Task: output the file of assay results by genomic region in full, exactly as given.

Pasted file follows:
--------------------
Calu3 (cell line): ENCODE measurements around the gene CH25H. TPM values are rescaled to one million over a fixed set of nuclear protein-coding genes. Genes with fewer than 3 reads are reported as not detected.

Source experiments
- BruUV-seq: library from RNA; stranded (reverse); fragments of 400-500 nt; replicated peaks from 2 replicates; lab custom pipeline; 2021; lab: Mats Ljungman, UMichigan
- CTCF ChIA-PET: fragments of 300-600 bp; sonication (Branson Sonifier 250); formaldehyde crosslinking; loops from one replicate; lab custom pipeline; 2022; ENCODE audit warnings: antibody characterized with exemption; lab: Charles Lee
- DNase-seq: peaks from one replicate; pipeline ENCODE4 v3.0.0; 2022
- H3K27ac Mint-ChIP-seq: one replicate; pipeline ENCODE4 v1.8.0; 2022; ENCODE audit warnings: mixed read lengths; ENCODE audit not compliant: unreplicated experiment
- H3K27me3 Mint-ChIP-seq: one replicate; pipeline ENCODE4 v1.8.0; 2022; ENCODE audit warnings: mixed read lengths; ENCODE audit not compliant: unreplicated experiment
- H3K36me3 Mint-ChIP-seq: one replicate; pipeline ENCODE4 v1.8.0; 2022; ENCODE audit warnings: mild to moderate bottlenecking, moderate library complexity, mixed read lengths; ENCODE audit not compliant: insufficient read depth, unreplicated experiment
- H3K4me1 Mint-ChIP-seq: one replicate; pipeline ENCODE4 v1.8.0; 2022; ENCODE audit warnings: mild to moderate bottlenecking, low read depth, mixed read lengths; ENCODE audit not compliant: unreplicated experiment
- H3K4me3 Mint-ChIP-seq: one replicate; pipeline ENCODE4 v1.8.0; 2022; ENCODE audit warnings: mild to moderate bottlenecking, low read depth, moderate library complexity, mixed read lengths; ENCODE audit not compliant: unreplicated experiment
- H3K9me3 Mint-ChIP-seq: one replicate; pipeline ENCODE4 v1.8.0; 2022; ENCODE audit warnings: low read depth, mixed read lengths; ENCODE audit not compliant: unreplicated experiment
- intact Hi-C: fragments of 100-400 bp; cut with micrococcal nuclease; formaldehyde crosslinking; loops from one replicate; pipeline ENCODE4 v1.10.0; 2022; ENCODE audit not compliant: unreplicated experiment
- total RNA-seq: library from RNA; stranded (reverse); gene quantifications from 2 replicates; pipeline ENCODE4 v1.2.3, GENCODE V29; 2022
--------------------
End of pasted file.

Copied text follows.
Calu3 (cell line): ENCODE measurements around the gene CH25H. TPM values are rescaled to one million over a fixed set of nuclear protein-coding genes. Genes with fewer than 3 reads are reported as not detected.

Source experiments
- BruUV-seq: library from RNA; stranded (reverse); fragments of 400-500 nt; replicated peaks from 2 replicates; lab custom pipeline; 2021; lab: Mats Ljungman, UMichigan
- CTCF ChIA-PET: fragments of 300-600 bp; sonication (Branson Sonifier 250); formaldehyde crosslinking; loops from one replicate; lab custom pipeline; 2022; ENCODE audit warnings: antibody characterized with exemption; lab: Charles Lee
- DNase-seq: peaks from one replicate; pipeline ENCODE4 v3.0.0; 2022
- H3K27ac Mint-ChIP-seq: one replicate; pipeline ENCODE4 v1.8.0; 2022; ENCODE audit warnings: mixed read lengths; ENCODE audit not compliant: unreplicated experiment
- H3K27me3 Mint-ChIP-seq: one replicate; pipeline ENCODE4 v1.8.0; 2022; ENCODE audit warnings: mixed read lengths; ENCODE audit not compliant: unreplicated experiment
- H3K36me3 Mint-ChIP-seq: one replicate; pipeline ENCODE4 v1.8.0; 2022; ENCODE audit warnings: mild to moderate bottlenecking, moderate library complexity, mixed read lengths; ENCODE audit not compliant: insufficient read depth, unreplicated experiment
- H3K4me1 Mint-ChIP-seq: one replicate; pipeline ENCODE4 v1.8.0; 2022; ENCODE audit warnings: mild to moderate bottlenecking, low read depth, mixed read lengths; ENCODE audit not compliant: unreplicated experiment
- H3K4me3 Mint-ChIP-seq: one replicate; pipeline ENCODE4 v1.8.0; 2022; ENCODE audit warnings: mild to moderate bottlenecking, low read depth, moderate library complexity, mixed read lengths; ENCODE audit not compliant: unreplicated experiment
- H3K9me3 Mint-ChIP-seq: one replicate; pipeline ENCODE4 v1.8.0; 2022; ENCODE audit warnings: low read depth, mixed read lengths; ENCODE audit not compliant: unreplicated experiment
- intact Hi-C: fragments of 100-400 bp; cut with micrococcal nuclease; formaldehyde crosslinking; loops from one replicate; pipeline ENCODE4 v1.10.0; 2022; ENCODE audit not compliant: unreplicated experiment
- total RNA-seq: library from RNA; stranded (reverse); gene quantifications from 2 replicates; pipeline ENCODE4 v1.2.3, GENCODE V29; 2022